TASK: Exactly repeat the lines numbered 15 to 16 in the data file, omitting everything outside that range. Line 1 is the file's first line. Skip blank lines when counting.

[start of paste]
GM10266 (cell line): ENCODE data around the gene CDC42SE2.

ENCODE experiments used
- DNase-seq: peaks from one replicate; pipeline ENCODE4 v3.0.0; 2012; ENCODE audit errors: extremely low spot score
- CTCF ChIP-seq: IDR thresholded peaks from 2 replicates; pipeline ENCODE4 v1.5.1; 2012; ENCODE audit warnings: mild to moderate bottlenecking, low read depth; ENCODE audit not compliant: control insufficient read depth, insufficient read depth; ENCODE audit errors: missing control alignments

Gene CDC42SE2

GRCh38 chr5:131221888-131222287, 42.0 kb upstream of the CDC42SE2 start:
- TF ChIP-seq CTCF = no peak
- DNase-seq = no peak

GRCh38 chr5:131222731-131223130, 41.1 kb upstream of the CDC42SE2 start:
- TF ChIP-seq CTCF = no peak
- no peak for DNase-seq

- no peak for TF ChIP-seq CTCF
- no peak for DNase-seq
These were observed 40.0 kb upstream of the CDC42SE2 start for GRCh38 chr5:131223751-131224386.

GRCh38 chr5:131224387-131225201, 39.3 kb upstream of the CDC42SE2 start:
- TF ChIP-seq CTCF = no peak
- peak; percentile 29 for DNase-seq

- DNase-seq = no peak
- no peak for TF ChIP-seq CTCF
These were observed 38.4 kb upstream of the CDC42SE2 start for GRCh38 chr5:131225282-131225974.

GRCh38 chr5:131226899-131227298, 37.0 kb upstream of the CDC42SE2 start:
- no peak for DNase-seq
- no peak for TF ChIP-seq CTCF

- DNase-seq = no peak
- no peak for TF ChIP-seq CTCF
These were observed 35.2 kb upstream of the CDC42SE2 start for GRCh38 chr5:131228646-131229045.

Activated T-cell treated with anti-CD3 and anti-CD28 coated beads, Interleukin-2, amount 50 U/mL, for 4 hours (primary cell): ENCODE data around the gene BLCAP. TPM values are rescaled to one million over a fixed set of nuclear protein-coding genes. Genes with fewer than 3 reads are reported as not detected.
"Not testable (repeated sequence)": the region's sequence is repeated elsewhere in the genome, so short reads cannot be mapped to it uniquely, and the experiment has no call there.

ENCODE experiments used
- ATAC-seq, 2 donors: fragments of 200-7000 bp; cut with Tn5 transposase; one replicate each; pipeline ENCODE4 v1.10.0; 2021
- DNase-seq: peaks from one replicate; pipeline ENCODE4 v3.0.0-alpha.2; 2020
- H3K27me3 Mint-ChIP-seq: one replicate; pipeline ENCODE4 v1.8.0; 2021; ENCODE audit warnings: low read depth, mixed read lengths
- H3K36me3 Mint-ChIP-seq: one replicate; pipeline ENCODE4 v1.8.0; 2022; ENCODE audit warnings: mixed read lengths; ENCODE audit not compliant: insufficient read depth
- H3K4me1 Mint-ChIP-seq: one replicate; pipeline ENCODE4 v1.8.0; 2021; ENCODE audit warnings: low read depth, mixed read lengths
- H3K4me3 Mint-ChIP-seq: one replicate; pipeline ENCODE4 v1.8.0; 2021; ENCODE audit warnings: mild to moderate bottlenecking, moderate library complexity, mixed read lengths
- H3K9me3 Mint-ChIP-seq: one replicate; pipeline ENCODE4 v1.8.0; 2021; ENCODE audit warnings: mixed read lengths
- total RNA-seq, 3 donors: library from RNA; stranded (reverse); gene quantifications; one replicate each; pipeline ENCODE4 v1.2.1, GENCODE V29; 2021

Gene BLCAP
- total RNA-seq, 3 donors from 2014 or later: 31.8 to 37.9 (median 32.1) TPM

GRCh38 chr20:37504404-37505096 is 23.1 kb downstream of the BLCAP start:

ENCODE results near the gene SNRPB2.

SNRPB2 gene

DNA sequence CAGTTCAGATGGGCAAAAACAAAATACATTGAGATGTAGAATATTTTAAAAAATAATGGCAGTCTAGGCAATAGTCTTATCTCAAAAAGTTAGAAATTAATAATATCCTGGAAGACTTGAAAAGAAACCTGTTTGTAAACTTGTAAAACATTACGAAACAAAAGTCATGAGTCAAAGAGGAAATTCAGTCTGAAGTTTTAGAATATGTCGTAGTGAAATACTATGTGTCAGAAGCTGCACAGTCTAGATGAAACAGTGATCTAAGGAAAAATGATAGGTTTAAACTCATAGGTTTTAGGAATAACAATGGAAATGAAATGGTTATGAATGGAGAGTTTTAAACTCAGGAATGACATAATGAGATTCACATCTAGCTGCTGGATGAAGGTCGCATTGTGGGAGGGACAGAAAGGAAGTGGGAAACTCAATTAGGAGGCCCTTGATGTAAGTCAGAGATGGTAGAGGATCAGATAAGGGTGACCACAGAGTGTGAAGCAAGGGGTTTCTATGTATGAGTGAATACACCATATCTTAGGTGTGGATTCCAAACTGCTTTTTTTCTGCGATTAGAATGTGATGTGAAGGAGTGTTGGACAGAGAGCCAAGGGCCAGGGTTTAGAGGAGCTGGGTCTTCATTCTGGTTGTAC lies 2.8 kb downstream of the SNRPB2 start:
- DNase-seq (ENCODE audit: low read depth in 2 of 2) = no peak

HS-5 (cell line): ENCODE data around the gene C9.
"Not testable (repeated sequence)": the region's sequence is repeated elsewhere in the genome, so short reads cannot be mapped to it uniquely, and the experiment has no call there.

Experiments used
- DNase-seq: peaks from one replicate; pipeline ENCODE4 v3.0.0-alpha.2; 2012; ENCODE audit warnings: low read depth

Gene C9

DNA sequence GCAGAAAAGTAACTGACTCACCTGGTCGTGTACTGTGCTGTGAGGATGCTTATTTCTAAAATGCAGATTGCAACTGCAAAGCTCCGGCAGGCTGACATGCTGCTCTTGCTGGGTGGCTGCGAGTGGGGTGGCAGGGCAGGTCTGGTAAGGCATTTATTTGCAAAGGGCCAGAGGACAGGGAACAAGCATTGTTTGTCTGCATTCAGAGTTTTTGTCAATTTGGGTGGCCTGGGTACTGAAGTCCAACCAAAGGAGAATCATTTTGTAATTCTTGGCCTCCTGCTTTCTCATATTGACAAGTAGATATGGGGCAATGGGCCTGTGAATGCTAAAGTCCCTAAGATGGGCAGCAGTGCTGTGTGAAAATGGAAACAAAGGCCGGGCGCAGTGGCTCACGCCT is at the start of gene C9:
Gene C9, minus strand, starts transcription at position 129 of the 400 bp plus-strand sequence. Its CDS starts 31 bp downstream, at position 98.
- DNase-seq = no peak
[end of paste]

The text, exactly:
GRCh38 chr5:131224387-131225201, 39.3 kb upstream of the CDC42SE2 start:
- TF ChIP-seq CTCF = no peak